Happy Labor Day! Here, let Michael Moore make you feel better about working. Most of us, now more than ever, would prefer not to lose our jobs; Moore, on the other hand, views permanently severing himself from his financiers as something to be desired. As Arifa Akbar reports from the Venice Film Festival in The Independent, Moore mocked Paramount for funding his latest film, “Capitalism: A Love Story,” saying, “Why would these companies give money to me, a guy who is diametrically opposed to everything they stand for?” Furthermore, he’s had a grand plan ever since “Sicko” to save up his cash so that he can finance himself if need be. And now that day has come: “I think this is the last time they will give me that money.” Yay?
The reviews from the Venice premiere are predictably mixed and a bit wishy-washy. As The Playlist astutely notes, “We just wish for once, someone would tell us what they thought instead of wondering how everyone else will feel.” There’s absolutely zero conservatives reviewing the movie at this time, and it’s easy enough to figure out how they’ll respond to an anti-free market movie. All the liberal viewers concede the usual gross sentimentality, hackneyed attempts at pointless guerilla interviews and Moore’s unnecessary constant presence. They’re just not sure if it’ll do achieve what it intends to achieve. (Answer: Just like “Fahrenheit 9/11” failed to sway the ’04 election and “Sicko” failed to change the dialogue on health care one bit, so too will this fail.) Some — like indieWIRE’s Shane Danielson — think it’s blatantly “made for idiots,” and wishes Moore would treat his audience as equals rather than inferiors. Others get swept up in the sweeping indictment of it all; The Guardian‘s Xan Brooks, yet finds it “hard to resist” Moore’s “simple moral universe inhabited by good little guys and evil big ones.”
Brooks also notes that Moore concludes that “Capitalism is both un-Christian and un-American, an evil that deserves not regulation but elimination.” No review makes clear if Moore actively labels himself a socialist in the film, but it’s pretty clear — between the reviews and interview quotes — that he’s headed that way in perhaps everything but name. Which, whatever his (many) flaws, makes him America’s first bona fide socialist propaganda director in eons, and possibly ever. (The only previous American socialist movie popping to mind is 1954’s curiosity “Salt of the Earth.”) Technically, propaganda generally gets commissioned to serve a government, but Moore’s decided to potentially alienate the large part of his fan base, those blue-collar Americans who are against corporations screwing them but also against any form of “socialism.” Then again, his last movie — “Captain Mike Across America,” a.k.a. “Slacker Uprising” — was so unappetizing to distributors that no one would buy it and Moore ended up giving it out as a free download. So maybe now that he has enough money to never need to make money, he’s going all out and saying what he’s probably thought for years without worrying about the consequences, albeit in the same tiresome form as always… and hedging his bets as always.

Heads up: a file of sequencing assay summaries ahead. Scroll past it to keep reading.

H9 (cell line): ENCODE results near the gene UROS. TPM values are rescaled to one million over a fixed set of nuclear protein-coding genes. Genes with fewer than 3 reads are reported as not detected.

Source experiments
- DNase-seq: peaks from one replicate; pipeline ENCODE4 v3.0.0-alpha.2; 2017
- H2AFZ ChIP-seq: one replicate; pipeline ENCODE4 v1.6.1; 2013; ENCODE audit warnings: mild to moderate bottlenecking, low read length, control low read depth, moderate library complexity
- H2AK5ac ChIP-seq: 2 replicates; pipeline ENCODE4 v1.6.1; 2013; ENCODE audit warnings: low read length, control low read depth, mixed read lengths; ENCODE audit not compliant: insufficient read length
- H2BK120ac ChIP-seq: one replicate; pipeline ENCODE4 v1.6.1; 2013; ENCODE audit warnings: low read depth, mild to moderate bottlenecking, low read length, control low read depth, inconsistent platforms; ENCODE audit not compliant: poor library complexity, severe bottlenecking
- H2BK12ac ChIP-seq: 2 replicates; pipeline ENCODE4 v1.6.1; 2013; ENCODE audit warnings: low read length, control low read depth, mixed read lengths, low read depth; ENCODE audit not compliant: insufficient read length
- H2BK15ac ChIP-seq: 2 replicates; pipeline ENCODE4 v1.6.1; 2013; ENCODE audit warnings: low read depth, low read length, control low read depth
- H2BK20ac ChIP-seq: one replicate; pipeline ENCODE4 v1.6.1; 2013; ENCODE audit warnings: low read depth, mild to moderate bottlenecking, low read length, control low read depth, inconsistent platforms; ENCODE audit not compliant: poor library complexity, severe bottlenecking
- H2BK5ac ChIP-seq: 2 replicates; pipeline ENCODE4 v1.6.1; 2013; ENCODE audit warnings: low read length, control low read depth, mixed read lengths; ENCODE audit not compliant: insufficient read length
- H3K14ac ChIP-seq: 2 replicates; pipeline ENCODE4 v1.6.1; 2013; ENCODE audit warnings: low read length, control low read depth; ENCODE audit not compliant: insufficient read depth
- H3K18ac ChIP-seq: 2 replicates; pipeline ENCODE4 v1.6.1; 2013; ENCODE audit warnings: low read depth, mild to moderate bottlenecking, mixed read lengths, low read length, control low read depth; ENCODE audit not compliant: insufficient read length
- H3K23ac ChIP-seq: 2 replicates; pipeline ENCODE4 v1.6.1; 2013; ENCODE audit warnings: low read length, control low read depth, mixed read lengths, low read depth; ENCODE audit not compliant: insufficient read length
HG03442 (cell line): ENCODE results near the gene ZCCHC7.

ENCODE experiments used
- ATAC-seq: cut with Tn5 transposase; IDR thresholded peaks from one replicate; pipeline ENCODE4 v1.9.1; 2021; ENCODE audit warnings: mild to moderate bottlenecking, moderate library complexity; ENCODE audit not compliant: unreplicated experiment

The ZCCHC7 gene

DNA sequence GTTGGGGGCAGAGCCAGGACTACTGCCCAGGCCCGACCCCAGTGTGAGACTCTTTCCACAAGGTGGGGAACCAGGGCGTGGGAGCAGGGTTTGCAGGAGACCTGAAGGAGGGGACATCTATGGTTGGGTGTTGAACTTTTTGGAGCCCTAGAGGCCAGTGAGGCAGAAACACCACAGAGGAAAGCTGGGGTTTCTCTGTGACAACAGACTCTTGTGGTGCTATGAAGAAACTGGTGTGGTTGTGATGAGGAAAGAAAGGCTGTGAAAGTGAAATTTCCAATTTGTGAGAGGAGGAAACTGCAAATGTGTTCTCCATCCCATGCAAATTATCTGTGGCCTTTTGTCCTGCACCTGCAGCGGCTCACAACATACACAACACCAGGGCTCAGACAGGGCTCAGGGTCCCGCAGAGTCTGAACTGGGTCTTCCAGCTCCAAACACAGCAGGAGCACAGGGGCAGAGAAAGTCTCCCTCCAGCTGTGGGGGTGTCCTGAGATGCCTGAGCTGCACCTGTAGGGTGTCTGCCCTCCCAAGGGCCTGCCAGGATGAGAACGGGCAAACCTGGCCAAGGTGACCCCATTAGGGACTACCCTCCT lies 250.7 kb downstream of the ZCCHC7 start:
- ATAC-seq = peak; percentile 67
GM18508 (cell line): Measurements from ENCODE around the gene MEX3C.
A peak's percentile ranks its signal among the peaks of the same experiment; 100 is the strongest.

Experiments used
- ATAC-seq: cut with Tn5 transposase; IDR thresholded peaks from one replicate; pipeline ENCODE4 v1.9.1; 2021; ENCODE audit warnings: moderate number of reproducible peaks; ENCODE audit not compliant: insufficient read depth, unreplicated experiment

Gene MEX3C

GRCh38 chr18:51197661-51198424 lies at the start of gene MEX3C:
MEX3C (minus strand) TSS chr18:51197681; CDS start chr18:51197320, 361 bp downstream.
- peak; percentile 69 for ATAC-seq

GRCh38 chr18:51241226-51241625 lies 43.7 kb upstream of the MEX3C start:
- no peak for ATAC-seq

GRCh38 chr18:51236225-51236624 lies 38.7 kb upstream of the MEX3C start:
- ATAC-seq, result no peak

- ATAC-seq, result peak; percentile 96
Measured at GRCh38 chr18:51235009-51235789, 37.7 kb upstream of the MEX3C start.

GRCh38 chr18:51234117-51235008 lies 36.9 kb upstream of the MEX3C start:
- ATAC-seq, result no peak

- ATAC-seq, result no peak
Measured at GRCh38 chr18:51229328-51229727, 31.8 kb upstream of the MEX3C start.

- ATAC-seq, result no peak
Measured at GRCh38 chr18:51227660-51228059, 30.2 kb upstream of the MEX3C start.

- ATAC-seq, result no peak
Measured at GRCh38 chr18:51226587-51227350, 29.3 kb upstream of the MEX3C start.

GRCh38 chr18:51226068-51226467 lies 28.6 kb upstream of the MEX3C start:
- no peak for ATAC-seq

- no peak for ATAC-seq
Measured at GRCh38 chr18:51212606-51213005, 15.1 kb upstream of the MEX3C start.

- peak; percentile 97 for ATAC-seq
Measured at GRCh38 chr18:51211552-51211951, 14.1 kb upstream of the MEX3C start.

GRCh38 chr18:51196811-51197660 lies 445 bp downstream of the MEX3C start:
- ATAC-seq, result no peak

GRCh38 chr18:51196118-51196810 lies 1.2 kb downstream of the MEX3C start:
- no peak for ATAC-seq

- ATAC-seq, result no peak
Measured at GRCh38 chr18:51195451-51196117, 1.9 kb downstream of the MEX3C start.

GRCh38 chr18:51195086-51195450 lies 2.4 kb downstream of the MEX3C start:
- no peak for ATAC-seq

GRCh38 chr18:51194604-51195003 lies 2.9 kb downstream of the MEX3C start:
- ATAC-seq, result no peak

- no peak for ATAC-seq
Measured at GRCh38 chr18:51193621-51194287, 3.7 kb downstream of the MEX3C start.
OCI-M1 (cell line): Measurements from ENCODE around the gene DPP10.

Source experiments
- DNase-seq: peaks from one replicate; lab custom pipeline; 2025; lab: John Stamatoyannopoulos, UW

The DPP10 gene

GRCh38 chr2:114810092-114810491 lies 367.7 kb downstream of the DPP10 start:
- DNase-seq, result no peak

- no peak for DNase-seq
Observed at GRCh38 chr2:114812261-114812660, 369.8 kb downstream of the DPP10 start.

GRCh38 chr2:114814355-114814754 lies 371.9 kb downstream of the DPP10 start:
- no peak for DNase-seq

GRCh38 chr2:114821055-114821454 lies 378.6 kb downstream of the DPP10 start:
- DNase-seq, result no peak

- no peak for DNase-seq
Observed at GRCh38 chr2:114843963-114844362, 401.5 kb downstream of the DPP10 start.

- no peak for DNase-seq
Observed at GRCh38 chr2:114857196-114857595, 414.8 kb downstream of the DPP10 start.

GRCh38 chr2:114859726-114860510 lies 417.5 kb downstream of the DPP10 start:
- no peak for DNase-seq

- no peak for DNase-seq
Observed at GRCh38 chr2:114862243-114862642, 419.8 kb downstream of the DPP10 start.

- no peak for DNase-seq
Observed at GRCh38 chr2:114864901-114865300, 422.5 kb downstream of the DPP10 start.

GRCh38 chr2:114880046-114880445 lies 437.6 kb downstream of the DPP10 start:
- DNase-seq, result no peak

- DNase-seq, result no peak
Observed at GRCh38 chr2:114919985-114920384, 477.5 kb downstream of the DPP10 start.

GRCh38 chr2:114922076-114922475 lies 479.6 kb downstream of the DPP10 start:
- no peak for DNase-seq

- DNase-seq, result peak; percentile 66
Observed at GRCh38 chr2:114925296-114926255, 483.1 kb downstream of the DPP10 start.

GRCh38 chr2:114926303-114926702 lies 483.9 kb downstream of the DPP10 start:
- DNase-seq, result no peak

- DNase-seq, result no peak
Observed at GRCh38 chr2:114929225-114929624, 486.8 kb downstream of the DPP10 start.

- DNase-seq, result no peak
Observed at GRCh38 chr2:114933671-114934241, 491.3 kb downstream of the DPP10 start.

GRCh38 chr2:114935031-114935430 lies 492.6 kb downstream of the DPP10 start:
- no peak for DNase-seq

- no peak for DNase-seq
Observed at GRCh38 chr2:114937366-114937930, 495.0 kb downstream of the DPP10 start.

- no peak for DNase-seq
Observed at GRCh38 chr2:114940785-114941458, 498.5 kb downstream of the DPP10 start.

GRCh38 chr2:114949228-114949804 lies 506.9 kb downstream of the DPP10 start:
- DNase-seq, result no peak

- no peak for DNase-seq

[Photo: “Capitalism: A Love Story,” Paramount Vantage/Overture Films, 2009]